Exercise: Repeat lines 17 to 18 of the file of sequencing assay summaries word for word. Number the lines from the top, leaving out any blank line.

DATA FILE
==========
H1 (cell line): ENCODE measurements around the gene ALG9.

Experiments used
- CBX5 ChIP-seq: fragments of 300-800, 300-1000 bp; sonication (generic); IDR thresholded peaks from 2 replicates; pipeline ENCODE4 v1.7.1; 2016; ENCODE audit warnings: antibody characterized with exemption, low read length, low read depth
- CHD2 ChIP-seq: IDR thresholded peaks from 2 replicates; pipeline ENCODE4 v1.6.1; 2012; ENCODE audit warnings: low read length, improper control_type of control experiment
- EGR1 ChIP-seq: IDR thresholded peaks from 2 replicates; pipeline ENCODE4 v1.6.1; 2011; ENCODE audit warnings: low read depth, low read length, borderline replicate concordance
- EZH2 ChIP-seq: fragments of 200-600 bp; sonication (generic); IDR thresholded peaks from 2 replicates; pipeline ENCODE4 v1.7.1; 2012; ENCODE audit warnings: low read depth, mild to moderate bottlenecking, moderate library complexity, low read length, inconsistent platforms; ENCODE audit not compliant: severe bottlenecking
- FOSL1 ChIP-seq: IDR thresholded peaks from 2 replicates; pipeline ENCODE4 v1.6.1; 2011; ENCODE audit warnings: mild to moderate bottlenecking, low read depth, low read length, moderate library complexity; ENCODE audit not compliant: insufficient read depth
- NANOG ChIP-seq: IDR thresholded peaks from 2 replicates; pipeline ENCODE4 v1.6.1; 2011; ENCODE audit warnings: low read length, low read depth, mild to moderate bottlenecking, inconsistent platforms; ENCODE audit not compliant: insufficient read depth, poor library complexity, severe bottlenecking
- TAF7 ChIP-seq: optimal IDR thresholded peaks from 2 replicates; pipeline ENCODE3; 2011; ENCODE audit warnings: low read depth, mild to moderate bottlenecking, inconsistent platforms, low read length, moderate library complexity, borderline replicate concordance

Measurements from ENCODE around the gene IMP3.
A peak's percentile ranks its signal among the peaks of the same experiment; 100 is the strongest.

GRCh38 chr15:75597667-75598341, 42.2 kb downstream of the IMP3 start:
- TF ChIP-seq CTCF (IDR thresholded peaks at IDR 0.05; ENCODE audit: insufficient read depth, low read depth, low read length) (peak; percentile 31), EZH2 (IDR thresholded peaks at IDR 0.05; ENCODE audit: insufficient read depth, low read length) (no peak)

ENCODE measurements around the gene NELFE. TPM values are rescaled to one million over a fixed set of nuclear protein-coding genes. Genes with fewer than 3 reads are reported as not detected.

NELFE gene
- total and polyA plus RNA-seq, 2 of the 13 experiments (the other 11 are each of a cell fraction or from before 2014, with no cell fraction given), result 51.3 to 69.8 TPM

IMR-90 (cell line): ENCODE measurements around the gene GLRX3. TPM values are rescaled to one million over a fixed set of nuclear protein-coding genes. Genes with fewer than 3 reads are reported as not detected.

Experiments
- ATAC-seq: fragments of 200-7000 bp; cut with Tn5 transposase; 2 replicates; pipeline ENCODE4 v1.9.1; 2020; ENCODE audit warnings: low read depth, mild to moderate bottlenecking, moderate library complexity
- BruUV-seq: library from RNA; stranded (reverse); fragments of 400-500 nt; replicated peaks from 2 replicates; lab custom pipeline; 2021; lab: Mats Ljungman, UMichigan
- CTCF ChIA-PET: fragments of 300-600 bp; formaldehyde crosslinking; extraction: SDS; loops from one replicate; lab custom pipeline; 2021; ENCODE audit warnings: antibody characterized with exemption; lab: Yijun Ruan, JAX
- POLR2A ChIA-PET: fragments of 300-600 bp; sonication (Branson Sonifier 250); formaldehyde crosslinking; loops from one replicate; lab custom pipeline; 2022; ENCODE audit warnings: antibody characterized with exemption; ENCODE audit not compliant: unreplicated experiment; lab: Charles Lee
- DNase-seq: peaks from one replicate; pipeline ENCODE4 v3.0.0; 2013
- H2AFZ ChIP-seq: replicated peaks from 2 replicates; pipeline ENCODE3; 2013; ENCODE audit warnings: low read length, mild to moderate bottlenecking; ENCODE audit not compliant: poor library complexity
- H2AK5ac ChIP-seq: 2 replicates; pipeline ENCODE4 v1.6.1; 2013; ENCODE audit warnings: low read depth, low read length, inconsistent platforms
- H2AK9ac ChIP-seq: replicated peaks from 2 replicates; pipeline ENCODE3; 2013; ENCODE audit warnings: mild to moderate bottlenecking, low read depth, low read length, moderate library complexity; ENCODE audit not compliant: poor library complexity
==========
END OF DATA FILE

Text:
IMR-90 (cell line): ENCODE measurements around the gene GLRX3. TPM values are rescaled to one million over a fixed set of nuclear protein-coding genes. Genes with fewer than 3 reads are reported as not detected.

Experiments